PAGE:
Skip to content

17 Signs You Are An Overachiever And How To Deal

You Are An Overachiever

Do you outperform everyone? Do you hold yourself to the highest standards? Then you just might be an overachiever. Overachievement can often be mentally and emotionally damaging. 

Why overachievement is a problem

A person who is an overachiever will often work way too hard than they should in order to succeed. Not only do they have a highly developed work ethic, but they also tend to be perfectionists, have poor work-life balance, and have a low sense of self-worth.

Overachievers are people who do great things but still need to accomplish more. Even though they attain more success than the vast majority of people, they are never satisfied and always strive to accomplish more,” explains author and educational consultant Kendra Cherry, MS.

Although this tendency can result in impressive academic and professional success, overachievement can lead to feelings of emptiness and imbalance in your life. You may ignore your family, friends, and yourself in order to succeed in your career and life. Kendra adds “The problem with overachievement is that it involves reaching these goals at costs that outweigh the rewards. People often sacrifice their own health, happiness, and relationships in order to chase a target that is always moving beyond them.

Related: Signs You Use Busyness As A Coping Mechanism (& How To Slow Down)

Overachievers and anxiety

When you judge your own worth solely based on how much you have achieved in life, then it is a good indicator that you are an overachiever. Overachievement is not necessarily a negative thing. If your friends and family think that you are an overachiever then it means they think you are hard-working, dedicated and successful.

However, if you are mentally and emotionally overwhelmed by anxiety and fear about uncertainty, failure, and the future, then you need to take a deeper look at yourself. Overachievement is often a result of desperately trying to avoid negative judgment, believes Robert Arkin, Ph.D., professor of psychology at The Ohio State University.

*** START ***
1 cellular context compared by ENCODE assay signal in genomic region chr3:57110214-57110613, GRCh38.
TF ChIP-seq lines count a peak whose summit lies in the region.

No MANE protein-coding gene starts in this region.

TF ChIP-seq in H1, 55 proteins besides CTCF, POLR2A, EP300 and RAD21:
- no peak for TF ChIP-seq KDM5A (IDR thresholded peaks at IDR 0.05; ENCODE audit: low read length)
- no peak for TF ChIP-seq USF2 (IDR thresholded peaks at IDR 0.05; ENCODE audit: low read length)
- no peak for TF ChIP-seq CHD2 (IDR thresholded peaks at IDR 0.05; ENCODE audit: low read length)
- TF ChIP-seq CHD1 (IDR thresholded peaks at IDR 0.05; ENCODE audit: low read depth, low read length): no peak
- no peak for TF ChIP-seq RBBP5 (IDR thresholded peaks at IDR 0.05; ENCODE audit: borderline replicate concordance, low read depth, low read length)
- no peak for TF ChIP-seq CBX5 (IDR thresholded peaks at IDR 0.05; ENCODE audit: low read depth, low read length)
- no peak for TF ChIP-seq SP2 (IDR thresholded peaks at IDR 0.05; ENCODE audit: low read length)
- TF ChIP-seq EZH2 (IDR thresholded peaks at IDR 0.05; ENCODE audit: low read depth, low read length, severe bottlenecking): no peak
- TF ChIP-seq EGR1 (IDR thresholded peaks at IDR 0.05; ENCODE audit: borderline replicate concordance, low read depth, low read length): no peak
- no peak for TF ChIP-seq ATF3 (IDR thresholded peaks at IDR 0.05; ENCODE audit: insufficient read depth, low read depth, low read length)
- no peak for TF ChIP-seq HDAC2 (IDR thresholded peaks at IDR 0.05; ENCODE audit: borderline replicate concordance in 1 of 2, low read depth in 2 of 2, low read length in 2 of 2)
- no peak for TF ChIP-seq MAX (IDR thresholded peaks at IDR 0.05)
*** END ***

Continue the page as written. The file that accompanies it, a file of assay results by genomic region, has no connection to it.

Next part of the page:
Just because you are successful, doesn’t mean you cannot struggle with anxiety and depression. Most overachievers often secretly struggle with mental health issues. But “just because someone seems like they’re striving, doesn’t mean they’re not struggling – and no matter what you’re perceived as, you deserve help and support,” explains The Mighty.

Signs you are an overachiever

Do you believe that you are an overachiever? Then here are a few signs of overachievement that you need to look out for:

1. You care only about the outcome 

For overachievers, reaching the outcome is more important than anything else. You believe that others judge you based on your achievements, so hold yourself up to this standard. Dr. Arkin explains that overachievers “believe that people around them, and they themselves, judge their worthiness based upon how well they do.

The tendency to overachieve makes us believe that failure is a personal reflection, says John Eliot, Ph.D., a clinical professor in human performance and author of Overachievement. Kendra Cherry adds “Failure is not just part of the process for an overachiever – it is how they measure their worthiness. Poor outcomes can be devastating, so an overachiever will go to any ends to avoid such failings.”

2. You only feel relief, not happiness

Overcoming an obstacle or accomplishing a goal makes you feel relieved. As your focus is particularly on avoiding failure, then enjoying your work or improving your performance, you are able to feel only relief and not happiness or satisfaction. This is the basic difference between a high performer and an overachiever.

Dr. Arkin says “When you avoid a bad outcome, your emotional life is experienced more as a relief than it is experienced as joy, and that’s just not as rewarding.” When you constantly feel anxious and afraid of failure, you are not really living up to your fullest potential. Your effort to avoid failure is preventing you from experiencing life. “They’re thinking about the past and the future, mostly, instead of living in the moment and enjoying its pleasures,” adds Arkin. 

Kendra explains “Rather than feeling pride or joy in their accomplishment, they are simply relieved that they have not failed.”

Related: Why We Cannot Continue To Overlook High-Functioning Depression?

Pages: 1 2 3 4

Theo Harrison

Hey there! I am just someone trying to find my way through life. I am a reader, writer, traveler, fighter, philosopher, artist and all around nice guy. I am outdoor person but heavily into technology, science, psychology, spiritualism, Buddhism, martial arts and horror films. I believe in positive action more than positive thinking.View Author posts